Roberto Campos

The Xbox One, the successor to the Xbox 360, is a next-generation console that is innovative, high-powered and designed to be the all-in-one device that is a culmination of all the living room needs one would want.

But there are hiccups that undermine this utopian all-in-one device.

At face value, the Xbox One is significantly bigger than not only the PlayStation 4, but the PlayStation 3 and Xbox 360 as well. The design isn’t the most beautiful piece of technology, but the variations in the tones of black used on the console’s chassis do make it easy on the eyes.

Bundled into the $499 console is the Kinect 2.0, an interactive camera that mirrors the design of the Xbox One and is one of the centerpieces of the consoles innovativeness. Making use of a microphone built into the Kinect, a player can now use voice commands to navigate the console’s many interfaces.

For example, a player can simply say “Xbox Snap” and a sidebar is “snapped” right next to a movie or game. This allows the user to seamlessly jump from game to application with the use of simple voice commands.

The downside to the voice command system is that a user has to say an exact command to jump from one task to the next, which means commands have to be memorized to use the function to its highest potential. It’s something that takes getting used to.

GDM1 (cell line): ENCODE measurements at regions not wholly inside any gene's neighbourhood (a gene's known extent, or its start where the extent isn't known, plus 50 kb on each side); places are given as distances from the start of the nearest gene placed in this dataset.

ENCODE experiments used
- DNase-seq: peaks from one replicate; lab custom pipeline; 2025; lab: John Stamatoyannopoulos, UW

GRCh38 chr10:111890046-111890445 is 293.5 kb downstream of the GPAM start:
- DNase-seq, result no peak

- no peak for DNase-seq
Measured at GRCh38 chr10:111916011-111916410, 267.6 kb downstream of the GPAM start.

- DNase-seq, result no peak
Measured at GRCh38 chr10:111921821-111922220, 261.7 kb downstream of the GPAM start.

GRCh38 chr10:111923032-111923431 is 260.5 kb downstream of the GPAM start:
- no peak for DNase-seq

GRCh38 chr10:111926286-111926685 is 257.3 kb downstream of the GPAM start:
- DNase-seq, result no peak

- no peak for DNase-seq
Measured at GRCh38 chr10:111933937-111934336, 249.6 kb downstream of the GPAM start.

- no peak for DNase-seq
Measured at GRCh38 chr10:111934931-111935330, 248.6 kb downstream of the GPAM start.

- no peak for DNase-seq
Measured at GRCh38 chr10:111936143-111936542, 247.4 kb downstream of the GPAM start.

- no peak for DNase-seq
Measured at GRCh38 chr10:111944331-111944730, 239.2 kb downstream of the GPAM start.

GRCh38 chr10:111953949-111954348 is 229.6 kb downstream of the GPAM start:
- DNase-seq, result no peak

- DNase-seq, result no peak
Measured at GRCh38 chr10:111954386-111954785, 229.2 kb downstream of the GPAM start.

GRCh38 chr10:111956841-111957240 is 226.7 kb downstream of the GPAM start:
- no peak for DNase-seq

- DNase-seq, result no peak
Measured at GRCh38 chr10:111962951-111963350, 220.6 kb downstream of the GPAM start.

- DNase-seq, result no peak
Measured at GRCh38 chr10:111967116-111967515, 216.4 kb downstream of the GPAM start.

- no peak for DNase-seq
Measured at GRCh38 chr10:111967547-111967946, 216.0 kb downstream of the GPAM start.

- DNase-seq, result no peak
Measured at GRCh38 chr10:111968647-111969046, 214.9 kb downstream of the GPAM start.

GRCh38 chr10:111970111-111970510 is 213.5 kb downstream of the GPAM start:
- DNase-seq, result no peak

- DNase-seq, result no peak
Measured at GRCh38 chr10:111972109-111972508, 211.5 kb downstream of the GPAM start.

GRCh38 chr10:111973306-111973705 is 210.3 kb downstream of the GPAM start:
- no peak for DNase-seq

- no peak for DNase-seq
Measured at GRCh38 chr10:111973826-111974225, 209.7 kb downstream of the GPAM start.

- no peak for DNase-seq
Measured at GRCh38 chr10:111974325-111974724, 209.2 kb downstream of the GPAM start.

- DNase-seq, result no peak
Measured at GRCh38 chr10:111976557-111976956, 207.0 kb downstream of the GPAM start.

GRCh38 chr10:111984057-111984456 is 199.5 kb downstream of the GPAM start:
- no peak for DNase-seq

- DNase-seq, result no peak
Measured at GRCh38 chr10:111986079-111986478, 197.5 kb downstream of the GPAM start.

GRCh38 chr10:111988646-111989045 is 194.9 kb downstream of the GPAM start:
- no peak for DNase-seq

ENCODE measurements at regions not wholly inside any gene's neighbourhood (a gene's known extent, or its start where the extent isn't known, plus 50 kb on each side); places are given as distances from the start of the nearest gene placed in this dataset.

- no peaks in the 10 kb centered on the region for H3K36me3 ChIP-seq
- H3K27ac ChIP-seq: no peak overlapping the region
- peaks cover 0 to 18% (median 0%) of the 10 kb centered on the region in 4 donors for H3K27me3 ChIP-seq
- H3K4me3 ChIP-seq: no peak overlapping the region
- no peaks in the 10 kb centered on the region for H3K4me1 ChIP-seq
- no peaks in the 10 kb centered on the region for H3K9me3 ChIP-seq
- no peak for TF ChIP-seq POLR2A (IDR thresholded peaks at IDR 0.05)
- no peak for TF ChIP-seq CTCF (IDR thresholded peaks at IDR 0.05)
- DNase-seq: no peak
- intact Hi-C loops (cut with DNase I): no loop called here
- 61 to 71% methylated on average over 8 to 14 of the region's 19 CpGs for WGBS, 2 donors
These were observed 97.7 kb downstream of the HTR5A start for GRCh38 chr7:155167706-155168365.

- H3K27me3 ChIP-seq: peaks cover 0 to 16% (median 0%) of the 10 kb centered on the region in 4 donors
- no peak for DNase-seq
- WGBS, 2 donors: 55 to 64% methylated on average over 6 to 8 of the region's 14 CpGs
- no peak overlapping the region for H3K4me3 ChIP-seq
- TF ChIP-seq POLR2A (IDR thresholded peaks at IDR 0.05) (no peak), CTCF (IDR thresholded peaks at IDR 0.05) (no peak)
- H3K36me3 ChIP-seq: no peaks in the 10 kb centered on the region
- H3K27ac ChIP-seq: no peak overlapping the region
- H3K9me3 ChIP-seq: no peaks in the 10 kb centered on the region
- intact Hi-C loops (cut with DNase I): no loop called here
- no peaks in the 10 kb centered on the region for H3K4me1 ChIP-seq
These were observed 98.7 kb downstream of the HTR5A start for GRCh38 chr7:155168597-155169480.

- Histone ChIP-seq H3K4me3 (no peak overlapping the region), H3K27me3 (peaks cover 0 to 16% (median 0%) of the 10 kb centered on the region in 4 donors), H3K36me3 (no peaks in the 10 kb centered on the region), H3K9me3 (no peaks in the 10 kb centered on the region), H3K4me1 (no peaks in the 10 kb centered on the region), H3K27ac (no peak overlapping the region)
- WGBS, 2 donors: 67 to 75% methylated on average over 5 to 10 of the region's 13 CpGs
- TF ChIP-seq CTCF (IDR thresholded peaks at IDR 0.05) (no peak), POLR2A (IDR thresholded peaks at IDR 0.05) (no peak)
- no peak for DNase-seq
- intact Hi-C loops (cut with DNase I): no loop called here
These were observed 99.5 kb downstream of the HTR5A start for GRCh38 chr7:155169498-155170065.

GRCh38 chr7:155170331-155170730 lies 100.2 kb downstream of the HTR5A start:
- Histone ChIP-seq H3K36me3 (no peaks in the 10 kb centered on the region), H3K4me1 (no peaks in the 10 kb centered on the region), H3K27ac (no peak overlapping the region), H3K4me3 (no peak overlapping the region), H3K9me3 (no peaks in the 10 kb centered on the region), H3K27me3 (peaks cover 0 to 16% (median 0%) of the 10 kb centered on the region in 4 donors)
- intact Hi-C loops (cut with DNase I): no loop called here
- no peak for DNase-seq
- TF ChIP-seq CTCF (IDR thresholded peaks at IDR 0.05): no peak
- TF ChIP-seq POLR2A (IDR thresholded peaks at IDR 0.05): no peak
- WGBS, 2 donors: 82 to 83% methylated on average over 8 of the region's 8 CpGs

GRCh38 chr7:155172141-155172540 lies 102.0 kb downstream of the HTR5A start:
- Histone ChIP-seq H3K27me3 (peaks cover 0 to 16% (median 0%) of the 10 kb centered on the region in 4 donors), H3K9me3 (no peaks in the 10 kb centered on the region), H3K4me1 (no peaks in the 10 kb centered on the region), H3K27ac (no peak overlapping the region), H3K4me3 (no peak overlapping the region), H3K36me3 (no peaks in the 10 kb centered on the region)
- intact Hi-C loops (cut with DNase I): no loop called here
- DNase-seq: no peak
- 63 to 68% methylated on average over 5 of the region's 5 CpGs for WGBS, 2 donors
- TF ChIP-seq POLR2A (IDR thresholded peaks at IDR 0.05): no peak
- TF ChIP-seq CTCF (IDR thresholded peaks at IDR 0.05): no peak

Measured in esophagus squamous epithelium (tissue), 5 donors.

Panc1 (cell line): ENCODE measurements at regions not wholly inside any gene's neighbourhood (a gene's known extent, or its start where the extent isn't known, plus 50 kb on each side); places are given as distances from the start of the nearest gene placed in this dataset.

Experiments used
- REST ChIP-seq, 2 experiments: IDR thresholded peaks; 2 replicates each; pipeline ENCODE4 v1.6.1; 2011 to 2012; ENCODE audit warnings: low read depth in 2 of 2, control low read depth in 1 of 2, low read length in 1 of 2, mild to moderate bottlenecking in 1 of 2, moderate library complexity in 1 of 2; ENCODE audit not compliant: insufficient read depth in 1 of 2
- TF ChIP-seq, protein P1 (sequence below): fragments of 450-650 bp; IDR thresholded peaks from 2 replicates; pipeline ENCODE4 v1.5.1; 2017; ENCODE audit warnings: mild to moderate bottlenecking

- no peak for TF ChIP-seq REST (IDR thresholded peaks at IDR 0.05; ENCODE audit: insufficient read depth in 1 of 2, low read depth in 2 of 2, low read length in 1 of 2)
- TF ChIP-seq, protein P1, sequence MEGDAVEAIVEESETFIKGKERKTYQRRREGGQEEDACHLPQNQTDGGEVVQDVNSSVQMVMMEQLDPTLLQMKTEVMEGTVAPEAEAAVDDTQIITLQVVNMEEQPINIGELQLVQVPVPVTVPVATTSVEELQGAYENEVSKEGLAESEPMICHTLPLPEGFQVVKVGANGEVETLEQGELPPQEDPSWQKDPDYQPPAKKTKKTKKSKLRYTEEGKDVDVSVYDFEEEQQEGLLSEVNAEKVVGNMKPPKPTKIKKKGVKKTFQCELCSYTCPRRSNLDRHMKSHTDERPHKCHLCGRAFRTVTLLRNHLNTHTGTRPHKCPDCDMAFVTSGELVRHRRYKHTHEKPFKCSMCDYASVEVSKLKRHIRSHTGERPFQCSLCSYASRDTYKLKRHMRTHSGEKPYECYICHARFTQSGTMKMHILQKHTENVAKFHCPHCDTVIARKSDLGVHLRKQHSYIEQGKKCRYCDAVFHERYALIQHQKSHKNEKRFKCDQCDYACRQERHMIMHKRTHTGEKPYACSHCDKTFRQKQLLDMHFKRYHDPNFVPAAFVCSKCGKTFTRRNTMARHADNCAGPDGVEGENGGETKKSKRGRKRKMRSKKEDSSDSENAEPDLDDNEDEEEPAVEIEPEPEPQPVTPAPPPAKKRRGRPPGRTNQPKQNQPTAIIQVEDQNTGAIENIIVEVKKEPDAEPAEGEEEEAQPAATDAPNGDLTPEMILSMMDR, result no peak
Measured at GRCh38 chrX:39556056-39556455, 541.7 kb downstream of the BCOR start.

The Kinect recognizes voices well, but it can take a couple of tries to make a command work. When jumping from task to task, there can be lag when playing a game which is an issue that needs to be fixed. It’s worth noting that it’s not a constant problem.

While seamlessness is the principle Microsoft is going for, there have been several times that I’ve been unwillingly thrown back to the Xbox Home Screen for some unknown reason – it can be annoying but it is rare.

Games look gorgeous on the new console, but are less crisp than the PlayStation 4 due to the technology, which is used in both consoles’ hardware that makes the Xbox One come up short in that regard.

Call of Duty, Assassin’s Creed and other non-console exclusive games will be graphically less powerful on the Xbox One.

Overall, the console is an appealing piece of hardware and future versions of it will certainly fix the discrepancies that it suffers with at times – hopefully.